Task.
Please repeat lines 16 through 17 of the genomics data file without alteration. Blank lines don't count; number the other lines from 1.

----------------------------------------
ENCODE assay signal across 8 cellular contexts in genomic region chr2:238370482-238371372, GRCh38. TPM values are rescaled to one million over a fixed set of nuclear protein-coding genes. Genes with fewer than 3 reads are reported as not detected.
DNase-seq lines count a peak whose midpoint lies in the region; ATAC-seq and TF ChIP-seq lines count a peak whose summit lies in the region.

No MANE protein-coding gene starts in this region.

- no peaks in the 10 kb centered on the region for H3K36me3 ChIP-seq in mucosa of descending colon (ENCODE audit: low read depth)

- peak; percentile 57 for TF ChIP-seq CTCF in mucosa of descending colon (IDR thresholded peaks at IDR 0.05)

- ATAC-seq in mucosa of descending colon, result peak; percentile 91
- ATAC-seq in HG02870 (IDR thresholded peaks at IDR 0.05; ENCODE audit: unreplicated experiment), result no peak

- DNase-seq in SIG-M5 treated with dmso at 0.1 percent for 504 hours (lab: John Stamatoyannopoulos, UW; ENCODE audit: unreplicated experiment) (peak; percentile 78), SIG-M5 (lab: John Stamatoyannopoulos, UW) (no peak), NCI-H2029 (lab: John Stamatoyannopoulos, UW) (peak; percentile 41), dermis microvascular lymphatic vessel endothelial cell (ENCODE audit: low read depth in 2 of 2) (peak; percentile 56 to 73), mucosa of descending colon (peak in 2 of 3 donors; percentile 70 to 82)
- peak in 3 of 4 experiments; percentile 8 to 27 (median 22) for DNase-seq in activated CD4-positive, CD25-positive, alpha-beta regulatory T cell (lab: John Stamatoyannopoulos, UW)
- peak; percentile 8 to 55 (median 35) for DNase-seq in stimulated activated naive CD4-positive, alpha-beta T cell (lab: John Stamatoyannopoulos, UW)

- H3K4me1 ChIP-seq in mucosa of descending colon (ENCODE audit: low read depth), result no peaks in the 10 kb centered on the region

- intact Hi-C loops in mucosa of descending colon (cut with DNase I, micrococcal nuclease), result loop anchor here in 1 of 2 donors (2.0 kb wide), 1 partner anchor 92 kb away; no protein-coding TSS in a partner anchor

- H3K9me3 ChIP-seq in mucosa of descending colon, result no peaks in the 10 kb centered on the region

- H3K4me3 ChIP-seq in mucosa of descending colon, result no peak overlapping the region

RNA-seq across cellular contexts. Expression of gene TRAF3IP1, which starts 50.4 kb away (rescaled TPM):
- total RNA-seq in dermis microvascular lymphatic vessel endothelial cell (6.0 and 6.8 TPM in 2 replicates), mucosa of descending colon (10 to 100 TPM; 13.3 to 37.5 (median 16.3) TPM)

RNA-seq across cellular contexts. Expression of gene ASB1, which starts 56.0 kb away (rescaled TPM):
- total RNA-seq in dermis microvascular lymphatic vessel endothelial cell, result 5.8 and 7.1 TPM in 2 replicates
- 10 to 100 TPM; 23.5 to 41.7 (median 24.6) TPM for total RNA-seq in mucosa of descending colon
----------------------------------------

- total RNA-seq in dermis microvascular lymphatic vessel endothelial cell (6.0 and 6.8 TPM in 2 replicates), mucosa of descending colon (10 to 100 TPM; 13.3 to 37.5 (median 16.3) TPM)

RNA-seq across cellular contexts. Expression of gene ASB1, which starts 56.0 kb away (rescaled TPM):